Day 3 -2

Thursday, June 29

Since there was no class, we had lots of time to kill this morning. Some friends and I got up somewhat early and had breakfast at the hotel before heading out for some shopping. We went to an outdoor market with vendors selling all kinds of things. My personal favorites were the jewelry and antiques. I bought some antique postcards that were only four for one euro, and some even have writing still on them.

After spending a lot of time and money there, we had lunch at an avocado restaurant where I had toast with an avocado rose on top and some chips and guacamole. The food was beautiful and delicious! Then we started walking to the Heineken brewery for the tour, the "Heineken Experience." I don't really drink and I'm not particularly interested in how Heineken is made, so this wasn't my favorite, but it was still interesting to tour the brewery and have a proper tasting of the beer. My friend Claire and I headed back early and found somewhere to eat dinner. I had a piece of apple pie for desert because I thought it would be classic Dutch apple pie, and it was almost as good as I hoped. I did a little more shopping (there's ALWAYS more shopping to do here) and then went to bed early.


Friday, June 30

I had to leave a day early for work, so this was my last full day in Europe. After breakfast at the hotel, a group of us wanted to go back to the outdoor market and check out some vintage stores near it. I found a denim jacket for my boyfriend at a store called Episode, then some more gifts for friends and family at the market. At a vintage store called Time Machine, I found some hidden gems too. I let myself buy these things because I figured I'd never find items exactly like this anywhere else. On the way back to the hotel, a torrential downpour started and I got soaked. I changed clothes then went out with a couple friends to the flower market to take photos for our blogs. I wish we were staying long enough to buy some flowers here!


Then we had lunch in a cafe where I had some traditional mini dutch pancakes with butter and powdered sugar and it was one of the best things I've tried on this trip. At some point, Claire and I got separated from the bigger group who were going on a friendship boat tour. We almost got lost in the city looking for it, but then randomly ran into them at the last minute just in time to get on the boat. This tour was incredible - it was an open-top boat with a bar onboard, and we brought some macarons as well. We even witnessed a couple proposing on a bridge with a legendary history of romance (a lot of us were teary-eyed). We finished the night with dinner at a Mexican restaurant and karaoke at a bar by our hotel. I packed and got to bed for a full day of traveling home on Saturday.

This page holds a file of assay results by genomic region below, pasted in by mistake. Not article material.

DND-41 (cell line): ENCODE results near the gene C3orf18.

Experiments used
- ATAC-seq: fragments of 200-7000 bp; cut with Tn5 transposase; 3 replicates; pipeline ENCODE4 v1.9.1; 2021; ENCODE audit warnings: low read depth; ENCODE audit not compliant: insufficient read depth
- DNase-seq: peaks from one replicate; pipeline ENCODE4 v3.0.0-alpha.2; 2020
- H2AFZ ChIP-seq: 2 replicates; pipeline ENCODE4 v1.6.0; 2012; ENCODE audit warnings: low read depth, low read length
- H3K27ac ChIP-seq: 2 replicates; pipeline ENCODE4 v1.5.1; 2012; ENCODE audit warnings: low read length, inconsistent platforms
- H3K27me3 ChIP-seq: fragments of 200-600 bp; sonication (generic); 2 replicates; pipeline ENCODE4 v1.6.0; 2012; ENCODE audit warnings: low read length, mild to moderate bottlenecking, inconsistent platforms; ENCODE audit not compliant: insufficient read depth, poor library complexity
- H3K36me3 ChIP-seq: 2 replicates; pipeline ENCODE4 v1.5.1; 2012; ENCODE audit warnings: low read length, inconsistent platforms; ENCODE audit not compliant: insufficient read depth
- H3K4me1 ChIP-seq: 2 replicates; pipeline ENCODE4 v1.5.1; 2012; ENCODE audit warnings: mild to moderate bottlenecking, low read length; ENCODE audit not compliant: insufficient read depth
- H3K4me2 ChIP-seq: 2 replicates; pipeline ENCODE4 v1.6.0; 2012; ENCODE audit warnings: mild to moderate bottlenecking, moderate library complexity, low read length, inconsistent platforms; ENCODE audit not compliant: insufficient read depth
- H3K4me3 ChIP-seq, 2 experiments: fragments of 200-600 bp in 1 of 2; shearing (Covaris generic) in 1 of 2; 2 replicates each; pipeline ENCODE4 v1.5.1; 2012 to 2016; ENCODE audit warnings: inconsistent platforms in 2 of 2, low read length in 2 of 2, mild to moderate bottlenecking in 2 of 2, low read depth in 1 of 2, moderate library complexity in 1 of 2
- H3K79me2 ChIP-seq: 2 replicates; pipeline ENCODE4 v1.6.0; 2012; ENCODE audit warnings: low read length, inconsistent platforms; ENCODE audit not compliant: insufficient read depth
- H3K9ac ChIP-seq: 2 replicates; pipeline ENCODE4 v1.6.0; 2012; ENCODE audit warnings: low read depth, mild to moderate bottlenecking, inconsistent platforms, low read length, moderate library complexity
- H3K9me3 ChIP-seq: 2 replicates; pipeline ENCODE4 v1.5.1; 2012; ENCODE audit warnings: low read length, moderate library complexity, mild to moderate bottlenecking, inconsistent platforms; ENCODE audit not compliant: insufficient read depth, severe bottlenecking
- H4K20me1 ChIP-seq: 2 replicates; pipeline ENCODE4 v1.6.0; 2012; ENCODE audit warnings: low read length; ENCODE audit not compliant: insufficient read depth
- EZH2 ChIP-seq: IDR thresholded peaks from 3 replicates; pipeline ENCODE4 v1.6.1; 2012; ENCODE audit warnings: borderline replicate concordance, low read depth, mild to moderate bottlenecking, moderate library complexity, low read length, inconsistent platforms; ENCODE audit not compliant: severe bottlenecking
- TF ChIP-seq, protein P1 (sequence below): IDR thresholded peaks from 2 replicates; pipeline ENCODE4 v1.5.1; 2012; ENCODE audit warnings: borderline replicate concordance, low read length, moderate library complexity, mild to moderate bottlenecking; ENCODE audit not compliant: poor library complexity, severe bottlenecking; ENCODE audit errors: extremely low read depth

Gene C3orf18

By Madeline Davis

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Ciao For Now

Posted on: July 11, 2017

I'm going to attempt to keep the sap to a minimum in this post - however, this may prove to be tricky since in a maximum of 24 hours I'll be in Michigan once again. Back to breathable weather, reliable cell service, and friends & family - yes. But also 4,590 miles away from producing more water (in the form of sweat) than the Trevi Fountain ~while enjoying limone and fragole gelato of course. Twelve hours from the steps en route to AUR where you can see a beautiful panoramic of the city while grappling for breath. One ocean/pond/whatever you call it away from the workers at frequented cafes who have showed simple generosity through free cornettos or an extra warm smile when it's your 3rd morning visit in a row. All the minor occurrences of day to day life in Italy will stick with me the most.